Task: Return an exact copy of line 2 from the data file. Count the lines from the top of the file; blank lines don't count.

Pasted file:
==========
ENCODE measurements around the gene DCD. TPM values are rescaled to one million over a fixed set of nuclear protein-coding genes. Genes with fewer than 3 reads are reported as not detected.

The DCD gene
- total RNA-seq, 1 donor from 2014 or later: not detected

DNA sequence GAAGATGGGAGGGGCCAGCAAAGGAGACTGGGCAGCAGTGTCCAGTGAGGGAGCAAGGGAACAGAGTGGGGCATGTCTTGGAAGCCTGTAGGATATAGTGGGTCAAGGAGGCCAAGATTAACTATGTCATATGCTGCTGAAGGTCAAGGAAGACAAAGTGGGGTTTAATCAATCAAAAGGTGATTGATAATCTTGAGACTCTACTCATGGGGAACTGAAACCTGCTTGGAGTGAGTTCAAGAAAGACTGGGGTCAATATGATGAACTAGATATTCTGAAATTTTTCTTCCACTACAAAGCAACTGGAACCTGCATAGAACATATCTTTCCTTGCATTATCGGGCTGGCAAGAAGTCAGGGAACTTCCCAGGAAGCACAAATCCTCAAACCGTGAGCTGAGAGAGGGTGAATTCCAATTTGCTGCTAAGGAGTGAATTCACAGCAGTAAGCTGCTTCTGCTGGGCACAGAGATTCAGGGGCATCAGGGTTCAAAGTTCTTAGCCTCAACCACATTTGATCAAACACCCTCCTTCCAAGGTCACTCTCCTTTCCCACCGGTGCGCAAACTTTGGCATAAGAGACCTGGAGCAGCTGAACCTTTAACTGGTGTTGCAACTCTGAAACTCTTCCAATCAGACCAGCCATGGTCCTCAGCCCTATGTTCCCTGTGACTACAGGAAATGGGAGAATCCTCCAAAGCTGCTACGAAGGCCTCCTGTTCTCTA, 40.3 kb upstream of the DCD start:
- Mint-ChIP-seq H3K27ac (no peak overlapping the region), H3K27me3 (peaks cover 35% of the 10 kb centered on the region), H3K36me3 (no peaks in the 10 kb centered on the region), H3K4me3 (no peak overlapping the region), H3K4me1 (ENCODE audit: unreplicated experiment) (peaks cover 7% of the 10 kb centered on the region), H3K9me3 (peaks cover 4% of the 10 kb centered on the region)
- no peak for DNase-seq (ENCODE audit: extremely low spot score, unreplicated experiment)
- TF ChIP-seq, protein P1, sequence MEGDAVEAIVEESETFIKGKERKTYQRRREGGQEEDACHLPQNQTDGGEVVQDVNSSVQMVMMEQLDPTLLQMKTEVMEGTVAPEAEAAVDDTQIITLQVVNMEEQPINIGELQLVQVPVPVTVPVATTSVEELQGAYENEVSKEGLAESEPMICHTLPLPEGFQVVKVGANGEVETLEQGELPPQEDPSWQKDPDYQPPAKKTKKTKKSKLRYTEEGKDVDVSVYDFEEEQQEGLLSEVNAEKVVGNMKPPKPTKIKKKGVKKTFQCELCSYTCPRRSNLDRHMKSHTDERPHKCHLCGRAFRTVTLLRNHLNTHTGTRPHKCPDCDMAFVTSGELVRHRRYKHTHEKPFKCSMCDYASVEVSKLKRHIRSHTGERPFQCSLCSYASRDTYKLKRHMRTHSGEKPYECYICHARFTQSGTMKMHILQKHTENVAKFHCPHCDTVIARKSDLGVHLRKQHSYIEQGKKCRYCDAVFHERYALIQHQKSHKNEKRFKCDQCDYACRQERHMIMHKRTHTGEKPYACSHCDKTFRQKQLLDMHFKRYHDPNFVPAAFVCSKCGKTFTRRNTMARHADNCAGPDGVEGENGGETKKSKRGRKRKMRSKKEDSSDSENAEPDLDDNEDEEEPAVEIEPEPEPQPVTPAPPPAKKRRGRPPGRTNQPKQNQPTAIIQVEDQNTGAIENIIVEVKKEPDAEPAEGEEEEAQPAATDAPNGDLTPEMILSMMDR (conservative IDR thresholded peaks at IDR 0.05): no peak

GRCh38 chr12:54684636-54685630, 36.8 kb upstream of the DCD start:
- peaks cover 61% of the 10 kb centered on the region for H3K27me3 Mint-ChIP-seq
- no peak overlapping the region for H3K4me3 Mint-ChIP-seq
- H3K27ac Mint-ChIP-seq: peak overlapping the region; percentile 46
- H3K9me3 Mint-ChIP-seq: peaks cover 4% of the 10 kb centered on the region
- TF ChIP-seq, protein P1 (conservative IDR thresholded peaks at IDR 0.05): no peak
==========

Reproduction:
The DCD gene